Lawyers have today welcomed a cross-party inquiry into whiplash claims, as news emerged that whiplash claims have fallen again in the last year.
“The Transport Committee inquiry finally presents a real chance to challenge hackneyed and groundless propaganda about whiplash-related injuries which has been promulgated by the insurance industry for far too long,” said Matthew Stockwell, president of the Association of Personal Injury Lawyers (APIL).
“And it comes as a Freedom of Information request shows that whiplash claims in Britain fell again last year by nearly 60,000, bringing them to around the same level as in 2008/2009,” he added.
“Considering the congested state of the UK's roads, the impact of improvements in car design and the compulsory use of seatbelts, it is no great mystery that there are significantly more whiplash injuries than catastrophic injuries and deaths from car accidents, and this is surely something we should welcome,” said Mr Stockwell.
Evidence submitted by APIL to the Transport Committee inquiry points out that a report from the World Bank shows that the UK has 79 per cent more vehicles per kilometre of road compared with the European average. This is higher than Germany, the Netherlands, and almost twice the number than in France.
“One of the key purposes of car insurance premiums is precisely to ensure proper cover for such injuries,” said Mr Stockwell. “What is more ominous is that a report published only last month shows that 29 per cent of our premiums is used to pay for repair costs and replacement vehicles, which is an aspect of claims which the Office of Fair Trading has already branded 'dysfunctional'.”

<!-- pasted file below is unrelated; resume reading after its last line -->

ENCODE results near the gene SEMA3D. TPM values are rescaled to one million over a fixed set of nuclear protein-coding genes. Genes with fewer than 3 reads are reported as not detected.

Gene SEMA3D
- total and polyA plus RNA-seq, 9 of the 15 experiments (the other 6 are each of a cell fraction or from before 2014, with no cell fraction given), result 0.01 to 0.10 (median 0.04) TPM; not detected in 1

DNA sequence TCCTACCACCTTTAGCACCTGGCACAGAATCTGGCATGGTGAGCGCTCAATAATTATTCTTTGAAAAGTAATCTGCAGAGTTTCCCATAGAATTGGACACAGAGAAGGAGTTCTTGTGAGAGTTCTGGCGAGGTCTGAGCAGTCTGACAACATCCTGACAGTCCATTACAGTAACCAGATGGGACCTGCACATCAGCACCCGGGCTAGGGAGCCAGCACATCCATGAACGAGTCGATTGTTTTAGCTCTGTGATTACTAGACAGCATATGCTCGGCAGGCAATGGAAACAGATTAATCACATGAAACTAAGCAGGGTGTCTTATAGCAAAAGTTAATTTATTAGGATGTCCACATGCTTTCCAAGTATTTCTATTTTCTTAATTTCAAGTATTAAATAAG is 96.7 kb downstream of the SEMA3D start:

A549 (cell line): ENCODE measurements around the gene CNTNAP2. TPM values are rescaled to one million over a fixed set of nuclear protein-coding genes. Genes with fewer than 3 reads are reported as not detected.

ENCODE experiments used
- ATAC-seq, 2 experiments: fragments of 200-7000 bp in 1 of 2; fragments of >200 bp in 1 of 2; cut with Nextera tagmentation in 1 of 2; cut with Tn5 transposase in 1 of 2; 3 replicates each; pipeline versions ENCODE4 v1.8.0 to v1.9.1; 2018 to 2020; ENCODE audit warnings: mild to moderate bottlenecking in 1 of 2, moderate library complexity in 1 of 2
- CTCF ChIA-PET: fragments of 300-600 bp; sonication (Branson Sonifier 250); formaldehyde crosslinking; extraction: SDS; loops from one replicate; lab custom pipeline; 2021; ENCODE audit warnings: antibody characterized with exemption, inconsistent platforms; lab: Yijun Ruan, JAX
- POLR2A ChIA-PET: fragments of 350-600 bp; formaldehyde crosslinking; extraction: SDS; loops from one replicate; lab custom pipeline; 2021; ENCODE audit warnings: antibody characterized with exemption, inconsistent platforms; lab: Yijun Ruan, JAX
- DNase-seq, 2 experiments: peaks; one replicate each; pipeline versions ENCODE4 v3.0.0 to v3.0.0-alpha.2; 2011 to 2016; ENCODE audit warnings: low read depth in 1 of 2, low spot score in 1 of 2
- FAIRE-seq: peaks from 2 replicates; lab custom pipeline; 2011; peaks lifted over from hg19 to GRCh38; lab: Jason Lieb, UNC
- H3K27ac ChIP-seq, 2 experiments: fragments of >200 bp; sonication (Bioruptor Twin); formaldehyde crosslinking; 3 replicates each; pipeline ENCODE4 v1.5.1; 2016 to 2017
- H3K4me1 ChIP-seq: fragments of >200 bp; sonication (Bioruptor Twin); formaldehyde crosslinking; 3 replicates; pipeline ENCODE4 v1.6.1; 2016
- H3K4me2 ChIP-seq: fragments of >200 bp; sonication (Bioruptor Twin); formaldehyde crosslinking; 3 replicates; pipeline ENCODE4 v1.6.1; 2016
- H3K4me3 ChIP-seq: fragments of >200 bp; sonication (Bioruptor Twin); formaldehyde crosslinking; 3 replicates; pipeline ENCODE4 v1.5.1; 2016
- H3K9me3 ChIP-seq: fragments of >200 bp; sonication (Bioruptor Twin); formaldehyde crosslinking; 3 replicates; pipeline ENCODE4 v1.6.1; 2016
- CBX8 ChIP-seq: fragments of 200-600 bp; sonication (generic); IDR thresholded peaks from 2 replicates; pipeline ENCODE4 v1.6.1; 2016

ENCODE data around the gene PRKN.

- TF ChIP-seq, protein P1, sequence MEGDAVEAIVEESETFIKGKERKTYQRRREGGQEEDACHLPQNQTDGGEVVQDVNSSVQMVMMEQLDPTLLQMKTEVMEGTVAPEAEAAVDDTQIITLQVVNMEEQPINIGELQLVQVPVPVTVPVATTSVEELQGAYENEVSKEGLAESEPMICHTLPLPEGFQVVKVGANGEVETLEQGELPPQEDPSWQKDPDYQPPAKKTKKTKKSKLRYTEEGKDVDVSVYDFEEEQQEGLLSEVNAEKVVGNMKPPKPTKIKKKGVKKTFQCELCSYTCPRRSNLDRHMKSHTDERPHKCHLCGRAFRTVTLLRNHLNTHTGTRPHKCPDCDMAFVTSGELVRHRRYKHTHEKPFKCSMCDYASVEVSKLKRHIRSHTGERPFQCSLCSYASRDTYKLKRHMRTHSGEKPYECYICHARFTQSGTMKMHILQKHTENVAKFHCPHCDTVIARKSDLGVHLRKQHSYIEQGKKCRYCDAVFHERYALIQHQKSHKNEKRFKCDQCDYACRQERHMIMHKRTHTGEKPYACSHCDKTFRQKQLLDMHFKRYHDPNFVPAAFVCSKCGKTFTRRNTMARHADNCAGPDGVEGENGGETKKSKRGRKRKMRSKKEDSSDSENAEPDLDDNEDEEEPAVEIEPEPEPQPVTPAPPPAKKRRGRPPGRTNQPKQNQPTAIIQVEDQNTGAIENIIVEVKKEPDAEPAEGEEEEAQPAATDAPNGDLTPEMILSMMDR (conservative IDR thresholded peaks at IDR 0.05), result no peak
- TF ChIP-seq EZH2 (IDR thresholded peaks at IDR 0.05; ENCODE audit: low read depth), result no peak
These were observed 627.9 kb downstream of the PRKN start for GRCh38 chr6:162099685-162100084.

APIL's evidence refers to a finding by the Office of Fair Trading (OFT) that insurers' approach to car repair and replacement “may push up premiums for drivers by £225 million a year”. The OFT has now referred the UK private motor insurance market to the Competition Commission for investigation.
“This, combined with insurers' staffing and overhead costs, accounts for more than half of the average premium, and this is where the real mischief lies,” said Mr Stockwell.
“This debate has been mired in myth and hyperbole for far too long,” he went on. “Whiplash injuries are real, they are painful, and independent research has found that around one in five sufferers have symptoms lasting more than a year. That's the reality. The fact that the Transport Committee is now taking a hard look at some of the myths is extremely welcome.”